The Kuril Biocomplexity Project

The Kuril Biocomplexity Project is a National Science Foundation-funded research project led by the University of Washington and being conducted by a team of American, Japanese and Russian scholars and students who are examining a 5000-year history of human-environmental interactions along the Kuril Island chain in the northwest Pacific Ocean.

Kurils in the News

Eruption of Sarychev Volcano - Matua Island

NASA Earth Observer

Image from NASA's Earth Observer, taken from the International Space Station on June 12, 2009

Sarychev Volcano on Matua Island on Aug. 4th, 2008 during the last KBP expedition.  This image shows the eastern flank of Sarychev including a notch at the peak that appears to have been exploited by the June 12, 2009 eruption channeling hot pyroclastic debris down the eastern side of the volcano into the water near or just north of the location where this photo was taken.  KBP photo credit: Laska Fitzhugh. View west.

June 12, 2009 - June 20 (date of this posting): Matua Island's Sarychev Volcano is erupting violently. The Kuril Biocomplexity Project investigated the archaeology and geology of Matua Island each summer between 2006 and 2008.  Now the island is the location of a large volcanic eruption sending volcanic ash over 10 km into the air (perhaps as high as 21 km according to NASA's Earth Observer), across the Sea of Okhotsk to Sakhalin Island, and affecting international air traffic between East Asia and North America.

This is particularly interesting to our project because we are trying to understand the impacts of volcanic eruptions and similar natural hazards on the human occupation history of the Kuril Islands in the past.  We are watching this event closely to be able to learn from it as an analogue from which to calibrate our expectations about the scale and duration of adverse impacts of such events in the past on people as well as plants, animals, archaeological site preservation, volcanic ash distributions, and climate - and for how long after such an event these impacts would have persisted.  While we do not have plans to return to Matua after this event as part of the Kuril Project, several of our participating scientists from Russia have already planned to visit Matua in late summer 2009 to document this eruption (assuming it has settled by then).  The research of our geological teams in past summers is also providing rare information about the Holocene volcanic history of the Kuril Islands, including Matua.

MODIS satellite image from NASA's Earth ObservatoryAn

NASA's MODIS image of the June 15th eruption (3 days after the start of activity).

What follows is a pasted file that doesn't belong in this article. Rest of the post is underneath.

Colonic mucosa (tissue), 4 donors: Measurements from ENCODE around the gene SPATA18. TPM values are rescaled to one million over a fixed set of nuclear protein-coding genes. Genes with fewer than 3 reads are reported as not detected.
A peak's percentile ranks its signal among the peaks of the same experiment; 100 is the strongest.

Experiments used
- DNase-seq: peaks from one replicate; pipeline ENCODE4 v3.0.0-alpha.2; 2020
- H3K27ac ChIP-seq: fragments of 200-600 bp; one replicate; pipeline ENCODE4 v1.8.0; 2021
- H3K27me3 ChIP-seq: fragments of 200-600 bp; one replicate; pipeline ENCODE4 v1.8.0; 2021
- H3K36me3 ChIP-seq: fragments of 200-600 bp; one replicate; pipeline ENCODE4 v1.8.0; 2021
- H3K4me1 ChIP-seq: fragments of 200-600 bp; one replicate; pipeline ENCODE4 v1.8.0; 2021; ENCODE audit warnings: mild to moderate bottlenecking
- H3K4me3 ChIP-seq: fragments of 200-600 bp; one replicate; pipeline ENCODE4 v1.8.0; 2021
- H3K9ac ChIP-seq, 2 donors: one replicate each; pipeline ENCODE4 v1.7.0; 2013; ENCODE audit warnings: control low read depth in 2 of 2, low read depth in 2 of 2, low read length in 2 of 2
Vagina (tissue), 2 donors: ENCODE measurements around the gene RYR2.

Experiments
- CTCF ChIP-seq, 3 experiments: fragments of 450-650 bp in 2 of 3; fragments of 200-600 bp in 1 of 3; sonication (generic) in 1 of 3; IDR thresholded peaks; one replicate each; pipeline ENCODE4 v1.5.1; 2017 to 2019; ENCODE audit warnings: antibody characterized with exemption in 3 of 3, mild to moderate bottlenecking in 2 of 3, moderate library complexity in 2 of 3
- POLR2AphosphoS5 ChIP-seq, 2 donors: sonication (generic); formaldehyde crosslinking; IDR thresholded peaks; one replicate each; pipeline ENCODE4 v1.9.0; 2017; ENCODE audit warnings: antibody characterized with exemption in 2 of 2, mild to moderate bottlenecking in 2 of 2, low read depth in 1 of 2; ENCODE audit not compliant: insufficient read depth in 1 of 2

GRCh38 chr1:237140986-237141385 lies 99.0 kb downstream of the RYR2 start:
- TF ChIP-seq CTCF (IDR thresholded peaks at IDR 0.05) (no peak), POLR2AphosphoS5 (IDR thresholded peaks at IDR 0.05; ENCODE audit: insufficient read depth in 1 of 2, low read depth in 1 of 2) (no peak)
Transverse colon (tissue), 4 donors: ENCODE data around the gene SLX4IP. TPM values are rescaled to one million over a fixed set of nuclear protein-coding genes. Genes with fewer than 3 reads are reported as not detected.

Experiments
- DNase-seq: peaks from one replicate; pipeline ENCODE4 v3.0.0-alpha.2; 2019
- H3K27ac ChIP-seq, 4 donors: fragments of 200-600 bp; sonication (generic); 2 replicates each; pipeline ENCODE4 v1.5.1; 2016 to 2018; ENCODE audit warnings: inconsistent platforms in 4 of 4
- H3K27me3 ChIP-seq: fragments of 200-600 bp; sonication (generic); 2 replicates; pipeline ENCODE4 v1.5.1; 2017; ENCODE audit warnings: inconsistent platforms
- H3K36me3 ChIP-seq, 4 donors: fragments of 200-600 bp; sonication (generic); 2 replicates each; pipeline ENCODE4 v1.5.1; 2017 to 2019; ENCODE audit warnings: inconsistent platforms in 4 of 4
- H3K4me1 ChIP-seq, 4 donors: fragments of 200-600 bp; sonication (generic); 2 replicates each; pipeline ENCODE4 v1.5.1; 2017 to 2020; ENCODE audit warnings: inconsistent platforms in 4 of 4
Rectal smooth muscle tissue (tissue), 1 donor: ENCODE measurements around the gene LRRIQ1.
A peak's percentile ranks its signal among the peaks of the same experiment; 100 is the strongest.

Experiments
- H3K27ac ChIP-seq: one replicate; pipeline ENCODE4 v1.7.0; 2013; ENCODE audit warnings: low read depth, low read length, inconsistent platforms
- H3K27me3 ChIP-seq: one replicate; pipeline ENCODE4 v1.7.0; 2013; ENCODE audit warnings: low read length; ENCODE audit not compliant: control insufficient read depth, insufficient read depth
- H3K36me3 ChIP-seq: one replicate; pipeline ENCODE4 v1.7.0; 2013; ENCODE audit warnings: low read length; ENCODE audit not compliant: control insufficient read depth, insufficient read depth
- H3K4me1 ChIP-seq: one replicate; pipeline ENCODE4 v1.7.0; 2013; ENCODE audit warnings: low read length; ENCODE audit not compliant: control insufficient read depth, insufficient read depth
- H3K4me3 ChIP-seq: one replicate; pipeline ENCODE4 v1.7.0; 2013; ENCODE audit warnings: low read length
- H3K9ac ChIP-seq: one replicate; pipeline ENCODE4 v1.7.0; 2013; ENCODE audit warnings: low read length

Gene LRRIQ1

More information about the ongoing eruption:

Geological Survey of Japan (GSJ at AIST) website showcasing Sarychev Volcano as seen from KBP (and IKIP) research in 2000, 2007, 2008, porduced by KBP participant Dr. Yoshihoro ISHIZUKA.

KBP partner, Russian Academy of Sciences - Institute of Marine Geology and Geophysics on Sarychev eruption

"The Volcanism Blog" on Sarychev eruption

More on Sarychev Volcano from the Global Volcanism Program

Interesting coincidence:

In November of 2006 and January of 2007 two tsunamis generated by large earthquakes in the Kuril Trench hit the central Kuril islands, including Matua. In the summer of 2007, our paleotsunami team took advantage of the opportunity to compare the pre and post-tsunami geomorphic and sedimentary records by revisiting sites researched in 2006. This allowed us to better document the geological (and archaeological) impacts of these kinds of events.  Matua was featured in these investigations, since this island's coastline had been carefully documented by our team prior to the tsunamis.  Research results can be found referenced on our publication page

Future Research on Matua:

While we do not have plans to return to Matua as part of the KBP project, some of our researchers do plan to revisit Matua independently later in the summer of 2009.  In addition we are in contact with members of a long term Russian-American project who have a staffed observation platform on Raikoke Island just a few km north of Matua.  They reportedly had little disruption from the first 4 days of this eruption, and saw little due to fog and clouds. From these and possibly other contacts, we are hoping to be able to document the impacts of this latest eruption on the coastal geomorphology and archaelology of Matua through these and other opportunities to observe the aftermath. 

If any reader knows of other plans to visit Matua in the near future, please send us a note. We would like to discuss possible observations that could be made for comparison with our pre-eruption data. Emial:

KBP Publications in the News

Colby Phillips and Jeff Speakman's (2009) Journal of Archaeological Science publication on obsidian source variations in the Kurils is written up in UW News.  In this research, Colby and Jeff document one of the most striking patterns so far identified in the archaeological research of the Kuril Biocomplexity Project: based on a large sample of flakes, Colby (with jeff's technical assistance) have found that obsidian from the southern Kurils comes almost exclusively from Hokkaido, while obsidian from the central and northern Kurils comes almost completely from Kamchatkan sources.  This finding is especially interesting because it contradicts the pattern of cultural affiliation which appears to tie all major cultural groups of the past to Hokkaido populations.  Stay tuned for an update from Colby, currently in review for publication in an edited volume on obsidian sourcing studies that strengthens the statistical power of the analysis and adds insights about what this pattern may mean for past Kuril social networks and movements. Citations for Colby and Speakman's papers and others can be found on our Publications page.